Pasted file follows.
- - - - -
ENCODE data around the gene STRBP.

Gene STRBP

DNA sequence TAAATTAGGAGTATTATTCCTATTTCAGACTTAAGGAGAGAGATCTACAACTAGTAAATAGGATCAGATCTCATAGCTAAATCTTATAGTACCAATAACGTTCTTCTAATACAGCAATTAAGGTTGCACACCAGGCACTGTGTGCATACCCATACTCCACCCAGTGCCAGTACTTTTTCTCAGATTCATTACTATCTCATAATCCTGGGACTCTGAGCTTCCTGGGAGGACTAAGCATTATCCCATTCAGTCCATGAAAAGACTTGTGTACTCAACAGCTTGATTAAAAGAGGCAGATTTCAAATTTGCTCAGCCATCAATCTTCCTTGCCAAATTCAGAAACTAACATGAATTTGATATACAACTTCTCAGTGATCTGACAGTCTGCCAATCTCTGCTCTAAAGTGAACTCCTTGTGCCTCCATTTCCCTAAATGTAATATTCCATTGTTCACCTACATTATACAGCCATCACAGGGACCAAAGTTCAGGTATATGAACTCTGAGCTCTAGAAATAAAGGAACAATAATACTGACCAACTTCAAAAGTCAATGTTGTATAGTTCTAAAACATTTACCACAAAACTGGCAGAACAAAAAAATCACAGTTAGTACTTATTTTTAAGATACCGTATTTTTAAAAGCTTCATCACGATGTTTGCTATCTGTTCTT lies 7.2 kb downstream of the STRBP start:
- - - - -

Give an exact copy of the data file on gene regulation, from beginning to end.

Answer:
ENCODE data around the gene STRBP.

Gene STRBP

DNA sequence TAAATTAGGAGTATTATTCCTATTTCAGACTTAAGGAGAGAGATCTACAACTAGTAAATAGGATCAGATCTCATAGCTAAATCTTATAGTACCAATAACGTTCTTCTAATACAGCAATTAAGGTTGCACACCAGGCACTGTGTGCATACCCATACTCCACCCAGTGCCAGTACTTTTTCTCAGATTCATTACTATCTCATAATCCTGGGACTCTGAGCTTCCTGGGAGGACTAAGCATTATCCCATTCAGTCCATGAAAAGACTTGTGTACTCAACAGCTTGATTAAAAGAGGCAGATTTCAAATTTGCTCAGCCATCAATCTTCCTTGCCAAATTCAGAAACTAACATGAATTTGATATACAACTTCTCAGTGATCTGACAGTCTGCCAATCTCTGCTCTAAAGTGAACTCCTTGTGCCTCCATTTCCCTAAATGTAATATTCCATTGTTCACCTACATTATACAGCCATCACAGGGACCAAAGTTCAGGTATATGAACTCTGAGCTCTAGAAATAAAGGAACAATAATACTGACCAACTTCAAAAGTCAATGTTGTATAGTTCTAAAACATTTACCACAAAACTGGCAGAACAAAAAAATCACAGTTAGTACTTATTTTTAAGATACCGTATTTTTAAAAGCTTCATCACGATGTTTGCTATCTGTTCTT lies 7.2 kb downstream of the STRBP start: